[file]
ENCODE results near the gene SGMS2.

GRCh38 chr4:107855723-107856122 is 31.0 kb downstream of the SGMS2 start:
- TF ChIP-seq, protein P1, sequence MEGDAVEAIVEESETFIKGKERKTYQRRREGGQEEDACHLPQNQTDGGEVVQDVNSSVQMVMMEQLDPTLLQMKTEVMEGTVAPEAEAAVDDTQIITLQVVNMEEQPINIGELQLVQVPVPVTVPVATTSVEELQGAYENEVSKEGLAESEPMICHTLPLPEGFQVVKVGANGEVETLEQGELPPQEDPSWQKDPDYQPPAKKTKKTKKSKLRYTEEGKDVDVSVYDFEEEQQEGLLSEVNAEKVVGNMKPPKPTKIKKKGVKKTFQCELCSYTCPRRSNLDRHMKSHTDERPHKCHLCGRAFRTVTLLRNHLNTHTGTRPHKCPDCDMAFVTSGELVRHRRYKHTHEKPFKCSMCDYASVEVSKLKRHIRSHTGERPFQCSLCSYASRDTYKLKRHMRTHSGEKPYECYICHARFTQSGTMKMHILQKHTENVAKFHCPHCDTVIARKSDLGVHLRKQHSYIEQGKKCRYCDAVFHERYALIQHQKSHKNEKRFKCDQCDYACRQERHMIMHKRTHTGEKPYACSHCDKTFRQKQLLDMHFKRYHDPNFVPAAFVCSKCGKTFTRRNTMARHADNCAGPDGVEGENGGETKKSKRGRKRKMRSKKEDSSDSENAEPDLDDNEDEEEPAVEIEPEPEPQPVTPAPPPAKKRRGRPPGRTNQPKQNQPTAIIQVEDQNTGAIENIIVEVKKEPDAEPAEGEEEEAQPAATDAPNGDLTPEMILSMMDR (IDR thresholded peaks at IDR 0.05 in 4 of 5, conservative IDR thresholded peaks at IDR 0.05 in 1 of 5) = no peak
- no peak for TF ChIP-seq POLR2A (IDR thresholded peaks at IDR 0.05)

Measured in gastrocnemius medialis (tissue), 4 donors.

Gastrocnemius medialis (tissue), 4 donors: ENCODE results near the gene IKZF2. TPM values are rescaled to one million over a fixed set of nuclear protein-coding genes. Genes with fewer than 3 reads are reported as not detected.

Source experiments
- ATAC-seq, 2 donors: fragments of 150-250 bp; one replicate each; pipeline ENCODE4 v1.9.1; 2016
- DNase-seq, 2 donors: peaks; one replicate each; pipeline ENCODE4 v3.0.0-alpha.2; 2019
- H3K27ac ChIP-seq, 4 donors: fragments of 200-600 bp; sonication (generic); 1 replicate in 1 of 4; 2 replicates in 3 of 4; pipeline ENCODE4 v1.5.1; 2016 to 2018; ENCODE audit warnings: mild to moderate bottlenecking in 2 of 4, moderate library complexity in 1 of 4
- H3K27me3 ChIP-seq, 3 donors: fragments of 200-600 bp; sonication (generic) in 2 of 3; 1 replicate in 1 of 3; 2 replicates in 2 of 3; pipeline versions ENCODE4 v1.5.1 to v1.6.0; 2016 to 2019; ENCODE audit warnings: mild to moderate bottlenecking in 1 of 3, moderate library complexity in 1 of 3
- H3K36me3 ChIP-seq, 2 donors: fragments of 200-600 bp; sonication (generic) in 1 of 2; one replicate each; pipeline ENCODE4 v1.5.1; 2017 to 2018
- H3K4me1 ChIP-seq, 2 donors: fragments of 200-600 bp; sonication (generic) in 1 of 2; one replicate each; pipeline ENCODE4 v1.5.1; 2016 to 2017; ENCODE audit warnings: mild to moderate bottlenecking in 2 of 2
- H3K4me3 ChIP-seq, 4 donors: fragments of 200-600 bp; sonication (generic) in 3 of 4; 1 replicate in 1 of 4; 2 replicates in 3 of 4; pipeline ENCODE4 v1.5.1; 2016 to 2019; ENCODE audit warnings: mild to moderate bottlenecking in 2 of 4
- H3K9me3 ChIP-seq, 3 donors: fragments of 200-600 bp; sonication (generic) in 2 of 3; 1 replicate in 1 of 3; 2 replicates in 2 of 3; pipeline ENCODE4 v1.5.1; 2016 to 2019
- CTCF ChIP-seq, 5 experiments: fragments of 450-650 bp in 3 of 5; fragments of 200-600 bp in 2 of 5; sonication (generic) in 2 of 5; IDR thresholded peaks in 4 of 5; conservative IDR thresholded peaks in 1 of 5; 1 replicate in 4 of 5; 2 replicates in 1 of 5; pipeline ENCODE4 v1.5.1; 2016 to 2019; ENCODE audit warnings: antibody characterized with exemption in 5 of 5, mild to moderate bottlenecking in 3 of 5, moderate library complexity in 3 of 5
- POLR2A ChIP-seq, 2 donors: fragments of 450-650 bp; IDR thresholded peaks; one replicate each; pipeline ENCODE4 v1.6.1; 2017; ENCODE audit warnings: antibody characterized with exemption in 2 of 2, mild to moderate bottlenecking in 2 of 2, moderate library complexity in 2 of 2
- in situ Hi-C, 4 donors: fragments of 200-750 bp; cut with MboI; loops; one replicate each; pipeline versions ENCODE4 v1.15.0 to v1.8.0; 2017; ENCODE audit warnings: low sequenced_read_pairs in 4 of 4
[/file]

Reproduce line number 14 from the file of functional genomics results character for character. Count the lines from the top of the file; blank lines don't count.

- H3K4me3 ChIP-seq, 4 donors: fragments of 200-600 bp; sonication (generic) in 3 of 4; 1 replicate in 1 of 4; 2 replicates in 3 of 4; pipeline ENCODE4 v1.5.1; 2016 to 2019; ENCODE audit warnings: mild to moderate bottlenecking in 2 of 4